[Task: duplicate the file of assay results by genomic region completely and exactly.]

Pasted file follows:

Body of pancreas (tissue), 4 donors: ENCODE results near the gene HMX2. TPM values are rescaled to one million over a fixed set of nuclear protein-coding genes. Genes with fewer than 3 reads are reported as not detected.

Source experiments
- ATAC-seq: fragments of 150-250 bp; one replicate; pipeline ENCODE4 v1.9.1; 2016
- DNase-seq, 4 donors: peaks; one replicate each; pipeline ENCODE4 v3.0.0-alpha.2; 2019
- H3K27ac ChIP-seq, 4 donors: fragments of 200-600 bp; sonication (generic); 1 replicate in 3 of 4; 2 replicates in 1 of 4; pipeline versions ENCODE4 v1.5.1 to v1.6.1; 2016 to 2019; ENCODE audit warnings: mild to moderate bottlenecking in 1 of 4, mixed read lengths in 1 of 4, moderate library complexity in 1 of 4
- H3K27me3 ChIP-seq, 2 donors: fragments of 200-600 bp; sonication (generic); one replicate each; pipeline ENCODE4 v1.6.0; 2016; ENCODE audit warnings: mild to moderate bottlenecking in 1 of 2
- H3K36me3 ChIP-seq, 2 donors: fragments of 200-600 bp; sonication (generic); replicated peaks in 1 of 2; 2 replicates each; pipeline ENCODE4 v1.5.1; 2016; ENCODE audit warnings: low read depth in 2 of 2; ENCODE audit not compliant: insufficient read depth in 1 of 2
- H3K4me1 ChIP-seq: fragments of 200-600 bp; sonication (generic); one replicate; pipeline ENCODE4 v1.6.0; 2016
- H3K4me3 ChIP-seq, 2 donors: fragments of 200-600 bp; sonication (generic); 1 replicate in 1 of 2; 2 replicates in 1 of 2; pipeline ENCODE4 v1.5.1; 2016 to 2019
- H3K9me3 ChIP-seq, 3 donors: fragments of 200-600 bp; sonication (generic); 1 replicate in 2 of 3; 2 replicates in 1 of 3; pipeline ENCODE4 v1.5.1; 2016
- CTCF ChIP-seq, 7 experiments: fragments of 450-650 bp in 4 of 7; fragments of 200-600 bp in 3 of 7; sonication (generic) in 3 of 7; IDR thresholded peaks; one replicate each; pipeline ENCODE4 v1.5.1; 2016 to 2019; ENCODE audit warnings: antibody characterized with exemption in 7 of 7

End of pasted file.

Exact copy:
Body of pancreas (tissue), 4 donors: ENCODE results near the gene HMX2. TPM values are rescaled to one million over a fixed set of nuclear protein-coding genes. Genes with fewer than 3 reads are reported as not detected.

Source experiments
- ATAC-seq: fragments of 150-250 bp; one replicate; pipeline ENCODE4 v1.9.1; 2016
- DNase-seq, 4 donors: peaks; one replicate each; pipeline ENCODE4 v3.0.0-alpha.2; 2019
- H3K27ac ChIP-seq, 4 donors: fragments of 200-600 bp; sonication (generic); 1 replicate in 3 of 4; 2 replicates in 1 of 4; pipeline versions ENCODE4 v1.5.1 to v1.6.1; 2016 to 2019; ENCODE audit warnings: mild to moderate bottlenecking in 1 of 4, mixed read lengths in 1 of 4, moderate library complexity in 1 of 4
- H3K27me3 ChIP-seq, 2 donors: fragments of 200-600 bp; sonication (generic); one replicate each; pipeline ENCODE4 v1.6.0; 2016; ENCODE audit warnings: mild to moderate bottlenecking in 1 of 2
- H3K36me3 ChIP-seq, 2 donors: fragments of 200-600 bp; sonication (generic); replicated peaks in 1 of 2; 2 replicates each; pipeline ENCODE4 v1.5.1; 2016; ENCODE audit warnings: low read depth in 2 of 2; ENCODE audit not compliant: insufficient read depth in 1 of 2
- H3K4me1 ChIP-seq: fragments of 200-600 bp; sonication (generic); one replicate; pipeline ENCODE4 v1.6.0; 2016
- H3K4me3 ChIP-seq, 2 donors: fragments of 200-600 bp; sonication (generic); 1 replicate in 1 of 2; 2 replicates in 1 of 2; pipeline ENCODE4 v1.5.1; 2016 to 2019
- H3K9me3 ChIP-seq, 3 donors: fragments of 200-600 bp; sonication (generic); 1 replicate in 2 of 3; 2 replicates in 1 of 3; pipeline ENCODE4 v1.5.1; 2016
- CTCF ChIP-seq, 7 experiments: fragments of 450-650 bp in 4 of 7; fragments of 200-600 bp in 3 of 7; sonication (generic) in 3 of 7; IDR thresholded peaks; one replicate each; pipeline ENCODE4 v1.5.1; 2016 to 2019; ENCODE audit warnings: antibody characterized with exemption in 7 of 7